It was inevitable that a nutrient-rich slough would have dire consequences because “the algae can glom on to the seagrass and prevent sunlight from reaching the leaves.” The seagrass should have withered and died, but oddly enough, the seagrass in the Elkhorn Slough flourished. One interesting thing that Brent noticed was the fact that there were so many sea hares at work cleaning the seagrass. He called the “lawn movers, because they keep the seagrass clean.” Of course if the seagrass wasn’t clean, that algae would take over and it would die off rapidly. The fact that there was an abundance of sea hares in the slough was a major clue.
If Brent found out why there were so many, this “might unlock the mystery of the seagrass.” The history of the Elkhorn Slough was surprisingly well-documented over the years, but this information needed a closer look. There was a lot of information available from aerial photographs to actual data sheets gathered from passengers on the Elkhorn Slough Safari tour boats from Moss Landing. Could information gathered by tourists actually prove to have scientific significance in solving the mystery of the Elkhorn Slough? Very possibly so Brent “needed to compare seagrass coverage with other things happening in the slough at the same time.” Yep, the tourists’ information was yet another clue to think about!
As a scientist, Brent had to “think like a scientist” and approach the mystery using the scientific method. When he began, he “developed a list of hypotheses, or assumptions, to explain why seagrass in Elkhorn Slough seemed to thrive despite the high level of nutrients.” Brent compared his data to other estuaries, checked out weather patterns, and then took a closer look at Captain Yohn Gideon’s passenger data sheets. Those sixteen years worth of sheets were quite telling. There was something about those sea otters frequently the slough that caught Brent’s eye. “Clearly,” he thought, “sea otters were somehow linked to seagrass health,” but just what was the connection? There was a real eco-mystery at hand, but could Brent solve it?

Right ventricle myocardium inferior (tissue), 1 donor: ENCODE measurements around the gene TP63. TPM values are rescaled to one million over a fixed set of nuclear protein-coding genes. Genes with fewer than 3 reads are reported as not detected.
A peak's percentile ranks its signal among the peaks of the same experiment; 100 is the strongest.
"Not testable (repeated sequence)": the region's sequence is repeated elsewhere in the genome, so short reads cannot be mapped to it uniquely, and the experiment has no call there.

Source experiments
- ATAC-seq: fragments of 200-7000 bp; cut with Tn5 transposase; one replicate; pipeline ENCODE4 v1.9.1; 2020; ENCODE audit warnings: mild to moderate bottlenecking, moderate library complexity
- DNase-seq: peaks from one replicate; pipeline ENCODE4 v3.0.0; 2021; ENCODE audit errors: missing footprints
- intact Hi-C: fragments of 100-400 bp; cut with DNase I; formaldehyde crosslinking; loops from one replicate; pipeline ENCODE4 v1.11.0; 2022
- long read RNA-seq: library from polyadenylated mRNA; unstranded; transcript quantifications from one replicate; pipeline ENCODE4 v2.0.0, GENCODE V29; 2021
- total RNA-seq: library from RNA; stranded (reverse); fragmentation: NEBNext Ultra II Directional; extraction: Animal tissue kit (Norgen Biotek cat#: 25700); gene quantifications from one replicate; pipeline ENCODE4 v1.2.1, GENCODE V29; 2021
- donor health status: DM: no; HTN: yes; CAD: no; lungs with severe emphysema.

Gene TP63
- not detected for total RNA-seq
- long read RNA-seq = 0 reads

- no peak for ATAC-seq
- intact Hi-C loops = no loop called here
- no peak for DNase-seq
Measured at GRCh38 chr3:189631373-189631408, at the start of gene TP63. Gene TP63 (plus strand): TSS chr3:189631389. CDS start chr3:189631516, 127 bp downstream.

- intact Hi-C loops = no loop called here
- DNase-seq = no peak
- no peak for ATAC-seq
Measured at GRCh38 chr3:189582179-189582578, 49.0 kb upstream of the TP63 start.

This is a fascinating eco-mystery about sea otters and the Elkhorn Slough young readers will devour. It’s a great one for not only science buffs, but also mystery lovers. The most interesting thing is that the solution to this modern-day mystery could have serious consequences in the coming years ... positive ones. The impact of Brent’s research is stunning and readers, young and old, will love reading about why the otters are heroes. The book has numerous full-color photographs, charts, graphs, and informative sidebars. For example, one outlines the scientific method Brent followed, one that students will learn about in their classroom studies. In the back of the book is an index, a glossary, a “Seagrass Science” project, source notes, a selected bibliography, and additional recommended book and website resources to explore.
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This book courtesy of the publisher.
The book is not for young children as there is a lot of text and detail, but certainly middlegrade students studying ecosystems would get a lot out of this book. The photographs add so much to the book and make it easier to understand. A good book to have in school and public libraries. The publisher generously provided me with a copy of this book via Netgalley.